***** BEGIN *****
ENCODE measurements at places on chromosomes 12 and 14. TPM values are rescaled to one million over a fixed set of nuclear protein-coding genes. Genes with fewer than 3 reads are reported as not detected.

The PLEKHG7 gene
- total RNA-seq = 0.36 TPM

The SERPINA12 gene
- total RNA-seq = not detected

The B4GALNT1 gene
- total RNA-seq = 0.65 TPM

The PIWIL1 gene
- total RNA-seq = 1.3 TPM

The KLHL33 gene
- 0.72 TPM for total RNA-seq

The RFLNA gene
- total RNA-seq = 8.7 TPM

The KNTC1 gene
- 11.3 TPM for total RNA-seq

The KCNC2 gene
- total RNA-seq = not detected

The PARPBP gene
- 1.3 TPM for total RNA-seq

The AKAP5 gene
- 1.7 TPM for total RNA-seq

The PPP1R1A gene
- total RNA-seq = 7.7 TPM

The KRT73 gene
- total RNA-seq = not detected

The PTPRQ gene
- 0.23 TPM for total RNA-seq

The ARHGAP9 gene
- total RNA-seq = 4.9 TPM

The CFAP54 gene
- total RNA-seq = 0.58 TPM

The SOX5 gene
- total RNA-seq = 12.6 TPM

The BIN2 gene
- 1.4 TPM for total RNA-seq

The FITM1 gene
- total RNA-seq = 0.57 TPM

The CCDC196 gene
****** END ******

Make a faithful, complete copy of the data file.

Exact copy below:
ENCODE measurements at places on chromosomes 12 and 14. TPM values are rescaled to one million over a fixed set of nuclear protein-coding genes. Genes with fewer than 3 reads are reported as not detected.

The PLEKHG7 gene
- total RNA-seq = 0.36 TPM

The SERPINA12 gene
- total RNA-seq = not detected

The B4GALNT1 gene
- total RNA-seq = 0.65 TPM

The PIWIL1 gene
- total RNA-seq = 1.3 TPM

The KLHL33 gene
- 0.72 TPM for total RNA-seq

The RFLNA gene
- total RNA-seq = 8.7 TPM

The KNTC1 gene
- 11.3 TPM for total RNA-seq

The KCNC2 gene
- total RNA-seq = not detected

The PARPBP gene
- 1.3 TPM for total RNA-seq

The AKAP5 gene
- 1.7 TPM for total RNA-seq

The PPP1R1A gene
- total RNA-seq = 7.7 TPM

The KRT73 gene
- total RNA-seq = not detected

The PTPRQ gene
- 0.23 TPM for total RNA-seq

The ARHGAP9 gene
- total RNA-seq = 4.9 TPM

The CFAP54 gene
- total RNA-seq = 0.58 TPM

The SOX5 gene
- total RNA-seq = 12.6 TPM

The BIN2 gene
- 1.4 TPM for total RNA-seq

The FITM1 gene
- total RNA-seq = 0.57 TPM

The CCDC196 gene